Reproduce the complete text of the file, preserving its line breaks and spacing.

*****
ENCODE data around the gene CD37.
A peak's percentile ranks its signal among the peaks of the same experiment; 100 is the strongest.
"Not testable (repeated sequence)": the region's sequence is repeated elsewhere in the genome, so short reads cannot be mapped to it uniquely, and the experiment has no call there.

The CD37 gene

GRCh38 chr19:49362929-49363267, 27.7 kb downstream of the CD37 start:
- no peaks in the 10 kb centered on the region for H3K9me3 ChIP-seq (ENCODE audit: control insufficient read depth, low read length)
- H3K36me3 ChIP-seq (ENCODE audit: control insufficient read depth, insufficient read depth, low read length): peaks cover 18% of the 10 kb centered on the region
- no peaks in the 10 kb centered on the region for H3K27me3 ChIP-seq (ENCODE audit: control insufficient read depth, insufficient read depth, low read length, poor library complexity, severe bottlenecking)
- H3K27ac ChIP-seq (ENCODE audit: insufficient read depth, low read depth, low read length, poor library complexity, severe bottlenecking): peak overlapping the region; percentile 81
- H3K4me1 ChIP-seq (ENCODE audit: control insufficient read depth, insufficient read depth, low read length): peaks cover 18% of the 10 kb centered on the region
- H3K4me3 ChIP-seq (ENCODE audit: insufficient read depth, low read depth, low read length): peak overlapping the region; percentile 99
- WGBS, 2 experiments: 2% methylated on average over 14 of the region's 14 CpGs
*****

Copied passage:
ENCODE data around the gene CD37.
A peak's percentile ranks its signal among the peaks of the same experiment; 100 is the strongest.
"Not testable (repeated sequence)": the region's sequence is repeated elsewhere in the genome, so short reads cannot be mapped to it uniquely, and the experiment has no call there.

The CD37 gene

GRCh38 chr19:49362929-49363267, 27.7 kb downstream of the CD37 start:
- no peaks in the 10 kb centered on the region for H3K9me3 ChIP-seq (ENCODE audit: control insufficient read depth, low read length)
- H3K36me3 ChIP-seq (ENCODE audit: control insufficient read depth, insufficient read depth, low read length): peaks cover 18% of the 10 kb centered on the region
- no peaks in the 10 kb centered on the region for H3K27me3 ChIP-seq (ENCODE audit: control insufficient read depth, insufficient read depth, low read length, poor library complexity, severe bottlenecking)
- H3K27ac ChIP-seq (ENCODE audit: insufficient read depth, low read depth, low read length, poor library complexity, severe bottlenecking): peak overlapping the region; percentile 81
- H3K4me1 ChIP-seq (ENCODE audit: control insufficient read depth, insufficient read depth, low read length): peaks cover 18% of the 10 kb centered on the region
- H3K4me3 ChIP-seq (ENCODE audit: insufficient read depth, low read depth, low read length): peak overlapping the region; percentile 99
- WGBS, 2 experiments: 2% methylated on average over 14 of the region's 14 CpGs